1. Pack Your Lunch
It’s no secret that food waste in schools is a huge problem. In 2019, a World Wildlife Fund Report showed that US schools waste an estimated 530,000 tons of food per year. By packing homemade lunches, you can not only cut back on the alarming amount of food waste that occurs every day, but you can also practice greater control over what your child is eating. As we discussed above, avoiding processed, low-nutrient, and sugary foods is essential to maintaining a strong immune system and robust mental health, making this tip an easy way to look out for your child and the environment at the same time.
2. Use Reusable Containers
The only thing better than a packed lunch is a lunch packed in sustainable, reusable containers. Though glass and bamboo utensils are rising in popularity, plastic is unfortunately still the most common resort for quick meals and drinks on the go. The waste compiled through water bottles alone is outrageous, but if you really consider all the ways we contribute to this problem (plastic wrap, plastic utensils, plastic bags, etc.), it’s actually quite alarming.
The truth is that while it seems like a big commitment in the beginning, switching to more sustainable containers is not only cleaner and significantly safer (think back to those phthalates), but it’s pretty easy. A few examples of healthy alternatives include:
3. Invest in Non-Toxic School Supplies
Most mainstream school supplies are not made with the environment in mind. As a result, the materials used are both harmful to the environment and potentially harmful to the people who use them. Plastic and vinyl make up the bulk of school supplies (folders, binders, backpacks, etc.) and include dangerous chemicals like phthalates. Evidence links phthalates to countless health conditions, including endocrine disruption, asthma, diabetes, cancer, and reproductive dysfunction.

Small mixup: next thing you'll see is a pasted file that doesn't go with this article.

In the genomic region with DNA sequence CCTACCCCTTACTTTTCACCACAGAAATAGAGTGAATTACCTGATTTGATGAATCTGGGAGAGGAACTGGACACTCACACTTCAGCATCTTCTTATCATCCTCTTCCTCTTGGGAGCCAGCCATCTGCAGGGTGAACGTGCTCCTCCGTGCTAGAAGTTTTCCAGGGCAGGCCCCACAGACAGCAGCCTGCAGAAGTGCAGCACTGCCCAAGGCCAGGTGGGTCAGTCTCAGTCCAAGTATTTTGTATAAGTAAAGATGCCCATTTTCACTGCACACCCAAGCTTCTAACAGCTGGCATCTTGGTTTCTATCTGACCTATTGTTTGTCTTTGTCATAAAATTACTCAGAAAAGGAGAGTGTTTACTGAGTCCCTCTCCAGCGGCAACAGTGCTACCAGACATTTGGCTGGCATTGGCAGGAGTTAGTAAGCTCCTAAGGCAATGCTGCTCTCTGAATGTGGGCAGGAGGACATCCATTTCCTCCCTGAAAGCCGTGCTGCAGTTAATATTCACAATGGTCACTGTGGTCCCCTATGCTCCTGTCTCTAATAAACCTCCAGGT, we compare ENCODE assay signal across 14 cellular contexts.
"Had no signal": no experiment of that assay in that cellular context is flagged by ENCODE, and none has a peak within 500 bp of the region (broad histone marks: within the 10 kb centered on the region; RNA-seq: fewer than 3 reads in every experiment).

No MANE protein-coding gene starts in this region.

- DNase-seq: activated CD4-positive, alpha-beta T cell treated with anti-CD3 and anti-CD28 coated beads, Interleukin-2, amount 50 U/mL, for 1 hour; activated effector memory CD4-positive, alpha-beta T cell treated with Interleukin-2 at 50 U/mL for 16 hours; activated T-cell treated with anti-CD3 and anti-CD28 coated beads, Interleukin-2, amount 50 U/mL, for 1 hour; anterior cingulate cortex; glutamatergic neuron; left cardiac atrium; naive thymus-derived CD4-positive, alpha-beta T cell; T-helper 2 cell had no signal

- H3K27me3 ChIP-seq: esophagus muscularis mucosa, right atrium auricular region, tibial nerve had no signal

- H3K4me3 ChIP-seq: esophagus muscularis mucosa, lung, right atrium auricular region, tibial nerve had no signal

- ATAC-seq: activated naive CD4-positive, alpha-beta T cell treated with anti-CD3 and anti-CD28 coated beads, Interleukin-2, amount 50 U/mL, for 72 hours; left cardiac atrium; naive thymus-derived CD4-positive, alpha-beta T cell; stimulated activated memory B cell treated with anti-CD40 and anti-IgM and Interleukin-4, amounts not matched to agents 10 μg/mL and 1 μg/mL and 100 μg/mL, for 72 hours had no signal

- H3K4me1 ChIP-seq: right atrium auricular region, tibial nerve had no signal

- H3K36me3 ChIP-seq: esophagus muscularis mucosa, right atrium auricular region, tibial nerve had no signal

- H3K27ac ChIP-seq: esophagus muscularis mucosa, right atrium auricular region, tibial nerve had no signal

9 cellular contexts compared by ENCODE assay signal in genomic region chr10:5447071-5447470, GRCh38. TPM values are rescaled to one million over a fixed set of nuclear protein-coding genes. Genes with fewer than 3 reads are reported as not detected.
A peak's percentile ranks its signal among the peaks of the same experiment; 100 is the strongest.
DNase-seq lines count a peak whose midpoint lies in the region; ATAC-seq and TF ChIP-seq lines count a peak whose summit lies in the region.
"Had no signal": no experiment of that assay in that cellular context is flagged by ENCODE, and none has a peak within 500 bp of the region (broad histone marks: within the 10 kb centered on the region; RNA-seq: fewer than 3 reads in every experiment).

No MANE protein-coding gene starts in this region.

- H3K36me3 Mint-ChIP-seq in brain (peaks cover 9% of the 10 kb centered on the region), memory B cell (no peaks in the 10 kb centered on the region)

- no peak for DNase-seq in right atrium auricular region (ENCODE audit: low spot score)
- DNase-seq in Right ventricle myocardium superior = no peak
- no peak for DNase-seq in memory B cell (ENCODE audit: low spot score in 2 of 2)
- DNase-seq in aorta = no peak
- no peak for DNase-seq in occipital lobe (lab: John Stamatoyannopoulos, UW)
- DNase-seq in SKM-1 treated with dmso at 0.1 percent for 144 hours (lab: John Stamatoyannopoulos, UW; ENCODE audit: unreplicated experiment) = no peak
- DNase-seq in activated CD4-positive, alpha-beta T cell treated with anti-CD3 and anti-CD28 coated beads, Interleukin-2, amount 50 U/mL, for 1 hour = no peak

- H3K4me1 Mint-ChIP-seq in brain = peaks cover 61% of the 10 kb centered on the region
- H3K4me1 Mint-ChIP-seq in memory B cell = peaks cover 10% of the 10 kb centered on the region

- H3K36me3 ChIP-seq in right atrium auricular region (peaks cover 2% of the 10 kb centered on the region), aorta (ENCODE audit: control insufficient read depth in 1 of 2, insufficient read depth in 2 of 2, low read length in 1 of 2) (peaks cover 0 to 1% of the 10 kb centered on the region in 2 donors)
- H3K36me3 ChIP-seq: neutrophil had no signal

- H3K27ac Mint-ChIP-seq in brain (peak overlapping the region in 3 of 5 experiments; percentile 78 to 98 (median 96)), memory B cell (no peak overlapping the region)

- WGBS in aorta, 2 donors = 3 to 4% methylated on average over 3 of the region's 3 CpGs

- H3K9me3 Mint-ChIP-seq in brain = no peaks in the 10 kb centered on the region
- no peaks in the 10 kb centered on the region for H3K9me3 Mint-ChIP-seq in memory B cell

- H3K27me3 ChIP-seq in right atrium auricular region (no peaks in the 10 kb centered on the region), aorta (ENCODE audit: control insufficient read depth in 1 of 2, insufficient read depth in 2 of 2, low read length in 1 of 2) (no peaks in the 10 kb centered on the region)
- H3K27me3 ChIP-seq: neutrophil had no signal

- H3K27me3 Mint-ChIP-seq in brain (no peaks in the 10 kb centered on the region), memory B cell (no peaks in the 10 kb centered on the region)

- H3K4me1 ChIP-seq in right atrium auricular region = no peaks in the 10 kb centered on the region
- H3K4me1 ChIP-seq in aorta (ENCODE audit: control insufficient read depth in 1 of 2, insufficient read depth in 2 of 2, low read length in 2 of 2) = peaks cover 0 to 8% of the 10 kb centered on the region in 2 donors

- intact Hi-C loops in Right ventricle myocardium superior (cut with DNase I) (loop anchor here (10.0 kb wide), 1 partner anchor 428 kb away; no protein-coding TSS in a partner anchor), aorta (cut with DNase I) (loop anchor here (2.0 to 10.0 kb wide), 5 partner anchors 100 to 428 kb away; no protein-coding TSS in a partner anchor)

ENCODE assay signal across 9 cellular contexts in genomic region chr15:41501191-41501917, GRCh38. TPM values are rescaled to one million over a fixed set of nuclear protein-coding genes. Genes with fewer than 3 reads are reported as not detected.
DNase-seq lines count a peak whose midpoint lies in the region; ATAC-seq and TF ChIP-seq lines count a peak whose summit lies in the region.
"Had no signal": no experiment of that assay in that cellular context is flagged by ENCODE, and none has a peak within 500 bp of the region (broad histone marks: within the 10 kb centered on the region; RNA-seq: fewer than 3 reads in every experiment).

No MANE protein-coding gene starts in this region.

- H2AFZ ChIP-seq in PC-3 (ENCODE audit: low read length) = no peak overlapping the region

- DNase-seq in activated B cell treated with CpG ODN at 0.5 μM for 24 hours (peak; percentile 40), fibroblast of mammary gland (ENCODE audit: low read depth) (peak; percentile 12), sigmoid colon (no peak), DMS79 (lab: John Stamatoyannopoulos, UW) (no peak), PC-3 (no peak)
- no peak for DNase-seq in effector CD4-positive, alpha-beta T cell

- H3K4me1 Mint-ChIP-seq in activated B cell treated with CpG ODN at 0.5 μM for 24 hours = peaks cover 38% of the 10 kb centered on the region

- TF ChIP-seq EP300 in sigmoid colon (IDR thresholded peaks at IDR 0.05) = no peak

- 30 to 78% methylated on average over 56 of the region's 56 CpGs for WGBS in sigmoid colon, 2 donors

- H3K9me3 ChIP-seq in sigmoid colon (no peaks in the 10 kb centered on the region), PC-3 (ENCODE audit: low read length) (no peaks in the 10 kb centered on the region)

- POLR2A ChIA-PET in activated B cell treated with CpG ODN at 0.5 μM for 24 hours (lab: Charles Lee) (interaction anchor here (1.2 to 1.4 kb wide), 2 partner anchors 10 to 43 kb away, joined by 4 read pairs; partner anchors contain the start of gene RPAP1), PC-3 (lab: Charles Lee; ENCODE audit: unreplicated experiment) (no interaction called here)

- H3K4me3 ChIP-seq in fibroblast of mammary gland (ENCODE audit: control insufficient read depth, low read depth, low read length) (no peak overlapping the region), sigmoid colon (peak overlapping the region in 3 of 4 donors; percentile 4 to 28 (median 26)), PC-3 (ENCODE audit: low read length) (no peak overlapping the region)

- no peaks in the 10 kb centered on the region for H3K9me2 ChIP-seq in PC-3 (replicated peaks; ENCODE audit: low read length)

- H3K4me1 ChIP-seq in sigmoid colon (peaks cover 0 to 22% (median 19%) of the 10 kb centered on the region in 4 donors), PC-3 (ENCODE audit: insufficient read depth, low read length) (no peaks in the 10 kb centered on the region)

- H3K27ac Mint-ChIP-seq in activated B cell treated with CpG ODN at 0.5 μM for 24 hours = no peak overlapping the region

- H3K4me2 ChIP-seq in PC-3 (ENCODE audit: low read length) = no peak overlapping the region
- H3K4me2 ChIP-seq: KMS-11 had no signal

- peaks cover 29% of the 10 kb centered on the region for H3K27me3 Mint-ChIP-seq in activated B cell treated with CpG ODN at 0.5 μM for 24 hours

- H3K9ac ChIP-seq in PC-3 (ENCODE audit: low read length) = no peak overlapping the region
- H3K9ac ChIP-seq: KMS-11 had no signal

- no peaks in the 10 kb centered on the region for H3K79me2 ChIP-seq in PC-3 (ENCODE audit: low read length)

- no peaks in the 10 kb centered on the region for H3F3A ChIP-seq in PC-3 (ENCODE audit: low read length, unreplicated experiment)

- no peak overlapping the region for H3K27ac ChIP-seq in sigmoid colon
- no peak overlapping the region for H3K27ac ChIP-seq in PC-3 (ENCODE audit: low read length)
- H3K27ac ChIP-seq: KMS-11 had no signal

In the end, the sole purpose of phthalates in plastic is to increase flexibility and durability. These chemicals are just as harmful to the environment, seeing as their production involves high carbon emissions, and plastic can take hundreds of years to decompose.
When generic supplies can come at such a high price, it’s worth your while to consider healthier alternatives. Search around for supplies made of bioplastic or natural canvas or try to find solutions that are phthalate-free, biodegradable, or recyclable.
4. Inventory Old Supplies Before Buying New
We’ll be the first to admit that it isn’t always possible to go shopping for all the cleanest, greenest materials. One easy workaround is to take a full inventory of supplies you already have on hand or can be reused before you buy anything new. Maybe last year you bought a few too many pencils, or one of your older children has a gently-used backpack that they can hand down to a sibling. Regardless of how you decide to do it, school-administered supply lists almost always ask for just a little more than your child will actually use over the course of the semester, so don’t be afraid to consolidate a little bit (where you can) and pursue a low-impact, low-waste approach to this school year.
Wellnesse was born out of the desire to put our families’ health and safety first in a world that capitalizes on an easy, disposable lifestyle model that does exactly the opposite. Rather than give up, we chose to use that challenge as motivation to create the healthiest products we can with the cleanest, most beneficial ingredients we can find. All of our products are non-toxic, paraben free, non-GMO and safe for the environment. We have done all the heavy lifting, so you don’t have to. Trust us, getting ready has never felt this good.
Condon, Eileen M. “Chronic Stress in Children and Adolescents.” NCBI, 20 Oct. 2018, https://www.ncbi.nlm.nih.gov/pmc/articles/PMC6346321/
Gifford, Dawn. “10 Tips for a Healthy, Planet-Friendly Back-To-School.” Small Footprint Family, https://www.smallfootprintfamily.com/10-green-back-to-school-tips
Wells, Katie. “What Are Phthalates & Why to Avoid Them.” Wellness Mama, 17 Apr. 2021, https://wellnessmama.com/76800/what-are-phthalates/
“Food Waste Warriors: A deep dive into food waste in US Schools.” World Wildlife Fund, 2019, https://c402277.ssl.cf1.rackcdn.com/publications/1271/files/original/FoodWasteWarriorR_CS_121819.pdf?1576689275
It would be helpful if you would list some places that sell sustainable, reusable containers….and on someplace other than Amazon.